Illustrator Profile - Lisk Feng: "Believe in your work. Love what you do."

By Robert Newman   Thursday March 8, 2018

Lisk Feng is an illustrator who grew up in China, studied at the Maryland Institute College of Art, and now lives in Queens, New York. Although she is primarily and editorial illustrator, she has also done commercial work and product design, and is currently working on two children’s books. Her work is created digitally, primarily with Photoshop, but the illustrations maintain an old school, hand-done feel.

My name is Lisk Feng. I am a freelance illustrator. I do work mostly for newspapers and magazines such as The New York Times, New Yorker, The Washington Post, The Boston Globe, The Wall Street Journal, Wired, Penguin and so on.

I am originally from China and now based in Queens, New York City.

Both my parents are artists. They graduated from the same school I went to back in China, the China Academy of Art. My mum taught art both inside and outside of school, and my dad was in an underground rock band and now is a digital media artist doing experimental performances. The good thing about them being artists is they never said no to my choice when I decided to be an illustrator. Instead of worrying, they supported me on every level.

I grew up in a small town; it was beautiful and isolated. When I was a teenager, my grandma had a backyard in the city, and there were many flowers and animals in it. My grandpa used blackboard paint to cover the wooden door, which was used to separate the animals and plants. My summer time would be spent whole days sitting under the sun with plants and animals, doodling on the blackboard, drawing imaginary islands or designing my kingdom.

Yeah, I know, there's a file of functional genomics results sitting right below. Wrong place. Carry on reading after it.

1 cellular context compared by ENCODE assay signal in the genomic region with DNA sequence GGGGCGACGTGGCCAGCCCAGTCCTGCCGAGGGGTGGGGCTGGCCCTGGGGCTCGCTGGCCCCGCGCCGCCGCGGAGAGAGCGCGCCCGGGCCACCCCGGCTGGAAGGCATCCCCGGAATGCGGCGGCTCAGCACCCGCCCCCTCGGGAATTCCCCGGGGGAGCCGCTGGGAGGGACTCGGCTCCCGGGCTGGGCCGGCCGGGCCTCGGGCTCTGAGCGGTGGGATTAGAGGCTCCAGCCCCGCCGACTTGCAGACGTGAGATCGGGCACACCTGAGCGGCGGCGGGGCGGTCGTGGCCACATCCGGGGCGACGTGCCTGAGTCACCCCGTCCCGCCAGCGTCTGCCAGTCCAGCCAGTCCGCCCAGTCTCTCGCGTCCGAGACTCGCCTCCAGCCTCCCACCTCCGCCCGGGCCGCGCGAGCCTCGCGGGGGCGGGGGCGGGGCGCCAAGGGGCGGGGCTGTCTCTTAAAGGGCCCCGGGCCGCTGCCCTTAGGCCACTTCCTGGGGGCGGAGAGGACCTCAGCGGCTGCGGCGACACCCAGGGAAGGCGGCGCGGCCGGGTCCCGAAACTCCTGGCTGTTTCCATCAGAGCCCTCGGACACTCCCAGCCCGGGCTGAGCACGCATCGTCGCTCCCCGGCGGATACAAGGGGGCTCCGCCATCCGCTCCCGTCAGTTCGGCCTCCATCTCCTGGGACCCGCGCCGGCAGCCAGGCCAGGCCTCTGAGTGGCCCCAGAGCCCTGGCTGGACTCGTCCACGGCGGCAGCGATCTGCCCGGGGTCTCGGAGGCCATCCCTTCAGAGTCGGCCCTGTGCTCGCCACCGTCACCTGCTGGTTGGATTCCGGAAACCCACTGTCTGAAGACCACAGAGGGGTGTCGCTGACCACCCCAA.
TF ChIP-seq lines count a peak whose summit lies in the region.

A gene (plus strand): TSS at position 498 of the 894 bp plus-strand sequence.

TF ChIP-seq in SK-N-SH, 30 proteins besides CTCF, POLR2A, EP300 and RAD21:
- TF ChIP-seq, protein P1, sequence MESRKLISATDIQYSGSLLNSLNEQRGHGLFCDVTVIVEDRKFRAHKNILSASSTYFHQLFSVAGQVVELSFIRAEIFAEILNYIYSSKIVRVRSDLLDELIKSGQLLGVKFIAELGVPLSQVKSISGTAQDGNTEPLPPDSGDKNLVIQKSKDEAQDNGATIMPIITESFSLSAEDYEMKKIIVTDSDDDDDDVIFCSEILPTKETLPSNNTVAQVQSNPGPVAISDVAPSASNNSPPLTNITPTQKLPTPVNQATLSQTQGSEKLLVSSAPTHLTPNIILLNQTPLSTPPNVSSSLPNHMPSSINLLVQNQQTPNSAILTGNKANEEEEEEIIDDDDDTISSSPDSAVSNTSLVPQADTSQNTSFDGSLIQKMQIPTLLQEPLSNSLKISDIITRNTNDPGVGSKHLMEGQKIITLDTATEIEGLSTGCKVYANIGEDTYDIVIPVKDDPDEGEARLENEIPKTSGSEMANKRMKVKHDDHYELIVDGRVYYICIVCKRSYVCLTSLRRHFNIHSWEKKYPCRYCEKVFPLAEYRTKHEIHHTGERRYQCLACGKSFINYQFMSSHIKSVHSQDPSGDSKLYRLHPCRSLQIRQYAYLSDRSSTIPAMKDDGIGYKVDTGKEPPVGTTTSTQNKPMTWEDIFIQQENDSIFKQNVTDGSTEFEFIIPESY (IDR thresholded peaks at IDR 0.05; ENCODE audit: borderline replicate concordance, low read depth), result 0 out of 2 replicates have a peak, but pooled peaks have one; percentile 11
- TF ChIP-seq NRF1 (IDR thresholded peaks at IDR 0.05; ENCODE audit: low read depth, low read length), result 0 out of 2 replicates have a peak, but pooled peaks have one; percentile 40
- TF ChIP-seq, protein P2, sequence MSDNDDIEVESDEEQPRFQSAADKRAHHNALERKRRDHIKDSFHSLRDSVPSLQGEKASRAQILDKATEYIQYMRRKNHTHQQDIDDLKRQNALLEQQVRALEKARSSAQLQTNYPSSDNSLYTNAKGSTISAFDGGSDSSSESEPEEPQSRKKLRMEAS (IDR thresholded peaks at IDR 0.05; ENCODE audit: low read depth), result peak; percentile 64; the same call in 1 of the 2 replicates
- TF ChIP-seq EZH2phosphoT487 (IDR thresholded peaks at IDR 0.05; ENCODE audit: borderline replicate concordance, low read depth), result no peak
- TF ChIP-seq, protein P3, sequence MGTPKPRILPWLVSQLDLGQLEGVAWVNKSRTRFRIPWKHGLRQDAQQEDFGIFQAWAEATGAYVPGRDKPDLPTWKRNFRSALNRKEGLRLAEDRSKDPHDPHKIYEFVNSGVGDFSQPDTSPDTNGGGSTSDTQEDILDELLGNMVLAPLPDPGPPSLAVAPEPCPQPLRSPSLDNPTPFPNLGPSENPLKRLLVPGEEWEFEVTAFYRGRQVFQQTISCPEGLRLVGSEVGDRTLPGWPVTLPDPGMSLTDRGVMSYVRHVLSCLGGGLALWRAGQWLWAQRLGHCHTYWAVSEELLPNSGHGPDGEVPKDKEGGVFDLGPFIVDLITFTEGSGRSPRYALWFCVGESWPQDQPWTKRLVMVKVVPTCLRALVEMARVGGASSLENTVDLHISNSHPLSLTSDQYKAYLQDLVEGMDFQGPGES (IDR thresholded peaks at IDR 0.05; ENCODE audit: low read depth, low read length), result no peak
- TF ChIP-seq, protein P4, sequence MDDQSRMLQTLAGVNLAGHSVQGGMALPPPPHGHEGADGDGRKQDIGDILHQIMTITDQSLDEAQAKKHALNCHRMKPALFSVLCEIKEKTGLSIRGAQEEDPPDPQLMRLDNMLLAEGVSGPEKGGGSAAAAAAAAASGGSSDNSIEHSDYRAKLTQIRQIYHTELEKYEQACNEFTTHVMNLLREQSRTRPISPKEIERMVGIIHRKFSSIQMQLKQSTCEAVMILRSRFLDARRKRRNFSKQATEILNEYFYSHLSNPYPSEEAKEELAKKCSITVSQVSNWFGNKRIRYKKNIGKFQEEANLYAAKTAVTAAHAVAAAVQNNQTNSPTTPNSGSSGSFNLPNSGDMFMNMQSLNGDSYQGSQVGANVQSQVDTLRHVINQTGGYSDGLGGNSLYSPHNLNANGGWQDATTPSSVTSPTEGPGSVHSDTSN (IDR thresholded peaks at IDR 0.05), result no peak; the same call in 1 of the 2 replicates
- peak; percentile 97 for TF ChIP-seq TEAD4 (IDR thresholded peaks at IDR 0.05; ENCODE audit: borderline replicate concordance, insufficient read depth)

Technically speaking, I started working as a full-time illustrator right after I graduated from the Illustration Practice grad program at Maryland Institute College of Art in 2014. However, I began publishing illustrations for Chinese magazines and novels in 2006 when I was a student in China.

I create my illustrations in my room/studio, working on a lovely wooden desk with a comfortable chair. I recently replaced all my old furniture. I like discovering different chairs and desks; I finally find the right desk and the safe seat. After working in my apartment for more than three years, this environment becomes my life, so I want to make it cozy and pleasant. The right chair can also prevent back problems. A significant changing like this gave me some fresh feelings while working. Besides, my black cat Poepoe is always sleeping next to me.

I create my illustrations digitally, mainly using Photoshop. I sometimes scan handmade textures, but overall it has no rules, I change the way of working process all the time.

It was doing my first children’s book for Flying Eye Books, called <Everest>. I never thought I could handle long-term projects because of my impatient personality, so I always did editorial illustrations. However, at the end of last year I felt burned out after tons of short turn-around projects, and my work was showing my tiredness. So I took the book job and spent several months straight researching and brainstorming. It is still a work in progress, but I am super excited about it.

Once I slowed down, my thinking was better. I realized that my brain needs a different kind of working mode once in a while to be able to get back on track and produce good work. Now I am also working with Abrams and Kids Can Press to get two more children’s books done; they are going to release sometime next year.